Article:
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‘The Spanish Golden Age’?

Primary Sources
Read an excerpt from a picaresque novel. Suggestions:
Anonimo, Lazarillo de Tormes (multiple editions and translations available)
Cervantes, M. Don Quixote (multiple editions and translations available).
Tirso de Molina, The Trickster of Seville and the Stone Guest: El Burlador de Sevilla y el Convidado de Piedra

What other representations of the Spanish ‘golden age’ can you think of?

Core readings
Echevarría, Roberto González, Myth and archive: a theory of Latin American narrative (Durham, 1998), chapter 4, the novel as myth and archive, ebook available.
Kamen, H., Golden Age Spain (Palgrave, 2004), Chapter 4, Did Spain Decline, pp. 40-56, Chapter 6, Was Spain Different? Society and Culture in the Golden Age, pp. 70-86.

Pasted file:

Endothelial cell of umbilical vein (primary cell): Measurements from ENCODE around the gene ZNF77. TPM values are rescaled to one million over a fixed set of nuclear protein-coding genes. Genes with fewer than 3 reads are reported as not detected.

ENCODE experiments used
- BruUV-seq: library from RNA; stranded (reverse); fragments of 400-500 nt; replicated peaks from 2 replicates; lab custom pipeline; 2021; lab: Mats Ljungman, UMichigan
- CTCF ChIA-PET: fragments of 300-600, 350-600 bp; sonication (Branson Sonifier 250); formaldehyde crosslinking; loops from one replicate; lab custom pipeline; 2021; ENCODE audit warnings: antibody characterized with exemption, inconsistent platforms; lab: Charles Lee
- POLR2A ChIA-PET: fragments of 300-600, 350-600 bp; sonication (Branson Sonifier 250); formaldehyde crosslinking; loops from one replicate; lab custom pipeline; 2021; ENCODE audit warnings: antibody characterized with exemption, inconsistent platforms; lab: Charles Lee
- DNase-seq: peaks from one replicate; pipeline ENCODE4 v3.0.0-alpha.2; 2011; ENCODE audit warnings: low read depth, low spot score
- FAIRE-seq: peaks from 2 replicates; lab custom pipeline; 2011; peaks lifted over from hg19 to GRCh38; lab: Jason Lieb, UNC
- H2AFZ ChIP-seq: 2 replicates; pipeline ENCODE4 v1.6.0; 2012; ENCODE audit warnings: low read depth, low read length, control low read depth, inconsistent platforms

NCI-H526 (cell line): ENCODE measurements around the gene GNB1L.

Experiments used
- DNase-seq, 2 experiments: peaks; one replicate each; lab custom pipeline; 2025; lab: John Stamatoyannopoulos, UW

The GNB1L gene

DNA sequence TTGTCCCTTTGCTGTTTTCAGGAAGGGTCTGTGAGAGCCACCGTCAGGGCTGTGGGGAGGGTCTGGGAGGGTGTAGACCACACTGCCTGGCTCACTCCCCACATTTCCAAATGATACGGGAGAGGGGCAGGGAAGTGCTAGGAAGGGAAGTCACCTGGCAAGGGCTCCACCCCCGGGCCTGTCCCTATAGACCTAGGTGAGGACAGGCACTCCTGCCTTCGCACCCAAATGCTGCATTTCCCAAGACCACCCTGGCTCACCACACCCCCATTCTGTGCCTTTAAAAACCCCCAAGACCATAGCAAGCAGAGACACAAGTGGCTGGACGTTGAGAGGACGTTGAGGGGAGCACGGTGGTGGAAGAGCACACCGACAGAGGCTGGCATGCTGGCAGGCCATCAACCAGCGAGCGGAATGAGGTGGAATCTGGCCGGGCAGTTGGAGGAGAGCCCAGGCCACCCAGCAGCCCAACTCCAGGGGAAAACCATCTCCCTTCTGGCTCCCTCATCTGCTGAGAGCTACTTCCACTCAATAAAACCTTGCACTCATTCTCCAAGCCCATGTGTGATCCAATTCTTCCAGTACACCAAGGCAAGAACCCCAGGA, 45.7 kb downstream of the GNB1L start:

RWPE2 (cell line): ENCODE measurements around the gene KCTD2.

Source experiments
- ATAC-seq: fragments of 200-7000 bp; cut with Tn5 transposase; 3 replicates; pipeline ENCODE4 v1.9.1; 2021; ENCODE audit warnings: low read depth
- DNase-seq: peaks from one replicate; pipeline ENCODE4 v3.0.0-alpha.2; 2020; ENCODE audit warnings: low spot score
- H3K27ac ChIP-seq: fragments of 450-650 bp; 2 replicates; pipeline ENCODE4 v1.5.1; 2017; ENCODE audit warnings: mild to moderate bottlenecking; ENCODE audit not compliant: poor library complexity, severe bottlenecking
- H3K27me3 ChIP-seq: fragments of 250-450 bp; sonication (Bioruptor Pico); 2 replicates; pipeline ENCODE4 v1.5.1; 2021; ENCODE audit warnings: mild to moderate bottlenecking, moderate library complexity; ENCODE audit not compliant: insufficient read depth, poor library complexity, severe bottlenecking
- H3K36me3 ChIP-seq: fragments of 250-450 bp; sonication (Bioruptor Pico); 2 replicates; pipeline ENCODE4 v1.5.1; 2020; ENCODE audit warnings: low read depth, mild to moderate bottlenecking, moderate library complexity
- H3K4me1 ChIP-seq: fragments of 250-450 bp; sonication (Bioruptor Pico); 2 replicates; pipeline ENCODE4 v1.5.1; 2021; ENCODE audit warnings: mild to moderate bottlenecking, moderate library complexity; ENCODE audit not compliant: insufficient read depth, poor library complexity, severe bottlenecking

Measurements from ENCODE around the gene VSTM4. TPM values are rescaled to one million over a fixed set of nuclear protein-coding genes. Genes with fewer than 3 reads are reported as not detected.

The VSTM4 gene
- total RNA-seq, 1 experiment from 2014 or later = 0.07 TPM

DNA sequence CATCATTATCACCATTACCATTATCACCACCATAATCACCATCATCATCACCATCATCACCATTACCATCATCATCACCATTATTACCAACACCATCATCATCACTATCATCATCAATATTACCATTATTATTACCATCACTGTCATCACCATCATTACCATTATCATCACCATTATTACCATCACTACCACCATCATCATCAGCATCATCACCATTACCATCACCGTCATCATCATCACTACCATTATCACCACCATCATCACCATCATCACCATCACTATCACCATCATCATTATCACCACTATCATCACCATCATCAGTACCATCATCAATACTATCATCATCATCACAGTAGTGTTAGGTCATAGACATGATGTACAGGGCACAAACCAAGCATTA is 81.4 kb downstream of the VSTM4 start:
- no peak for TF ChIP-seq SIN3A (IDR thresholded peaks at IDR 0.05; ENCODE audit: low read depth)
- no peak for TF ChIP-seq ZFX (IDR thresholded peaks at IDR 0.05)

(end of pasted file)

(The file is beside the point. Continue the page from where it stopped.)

Further Readings
Susan Verdi Webster, Art and Ritual in Golden-Age Spain, Sevillian Confraternities and the Processional Sculpture of Holy Week (Princeton, 1998).
Parr, James A., Don Quixote, Don Juan, and related subjects: form and tradition in Spanish literature, 1330-1630 (Susquehanna, 2004).

Key Questions
• How did the Spanish Empire change the cultural life of the Iberian Peninsula?
• What were the cultural features of the Spanish Golden Age? What were its highlights?
• What is a picaresque novel? Why did they become popular in golden age Spain?
• Who were the winners and losers of New World wealth?

Historiographical themes: art and literature